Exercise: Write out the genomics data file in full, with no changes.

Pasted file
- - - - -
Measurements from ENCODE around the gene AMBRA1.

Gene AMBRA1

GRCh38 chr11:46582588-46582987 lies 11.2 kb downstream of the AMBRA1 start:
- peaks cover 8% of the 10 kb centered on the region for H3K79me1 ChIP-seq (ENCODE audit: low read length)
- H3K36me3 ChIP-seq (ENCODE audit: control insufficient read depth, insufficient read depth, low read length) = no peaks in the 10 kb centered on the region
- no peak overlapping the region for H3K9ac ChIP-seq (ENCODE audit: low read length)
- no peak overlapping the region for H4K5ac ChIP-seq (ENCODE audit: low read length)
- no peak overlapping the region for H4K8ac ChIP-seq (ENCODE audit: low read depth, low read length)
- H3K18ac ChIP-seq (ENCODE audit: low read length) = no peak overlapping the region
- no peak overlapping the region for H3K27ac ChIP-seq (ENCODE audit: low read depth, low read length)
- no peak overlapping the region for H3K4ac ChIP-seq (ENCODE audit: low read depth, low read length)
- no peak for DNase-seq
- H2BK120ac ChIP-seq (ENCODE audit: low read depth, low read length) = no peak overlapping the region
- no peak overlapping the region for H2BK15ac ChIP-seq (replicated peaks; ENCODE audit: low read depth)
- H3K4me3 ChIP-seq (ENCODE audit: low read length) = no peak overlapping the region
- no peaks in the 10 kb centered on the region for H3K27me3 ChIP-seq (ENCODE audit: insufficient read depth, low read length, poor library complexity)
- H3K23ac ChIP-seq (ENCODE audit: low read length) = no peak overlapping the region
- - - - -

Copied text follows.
Measurements from ENCODE around the gene AMBRA1.

Gene AMBRA1

GRCh38 chr11:46582588-46582987 lies 11.2 kb downstream of the AMBRA1 start:
- peaks cover 8% of the 10 kb centered on the region for H3K79me1 ChIP-seq (ENCODE audit: low read length)
- H3K36me3 ChIP-seq (ENCODE audit: control insufficient read depth, insufficient read depth, low read length) = no peaks in the 10 kb centered on the region
- no peak overlapping the region for H3K9ac ChIP-seq (ENCODE audit: low read length)
- no peak overlapping the region for H4K5ac ChIP-seq (ENCODE audit: low read length)
- no peak overlapping the region for H4K8ac ChIP-seq (ENCODE audit: low read depth, low read length)
- H3K18ac ChIP-seq (ENCODE audit: low read length) = no peak overlapping the region
- no peak overlapping the region for H3K27ac ChIP-seq (ENCODE audit: low read depth, low read length)
- no peak overlapping the region for H3K4ac ChIP-seq (ENCODE audit: low read depth, low read length)
- no peak for DNase-seq
- H2BK120ac ChIP-seq (ENCODE audit: low read depth, low read length) = no peak overlapping the region
- no peak overlapping the region for H2BK15ac ChIP-seq (replicated peaks; ENCODE audit: low read depth)
- H3K4me3 ChIP-seq (ENCODE audit: low read length) = no peak overlapping the region
- no peaks in the 10 kb centered on the region for H3K27me3 ChIP-seq (ENCODE audit: insufficient read depth, low read length, poor library complexity)
- H3K23ac ChIP-seq (ENCODE audit: low read length) = no peak overlapping the region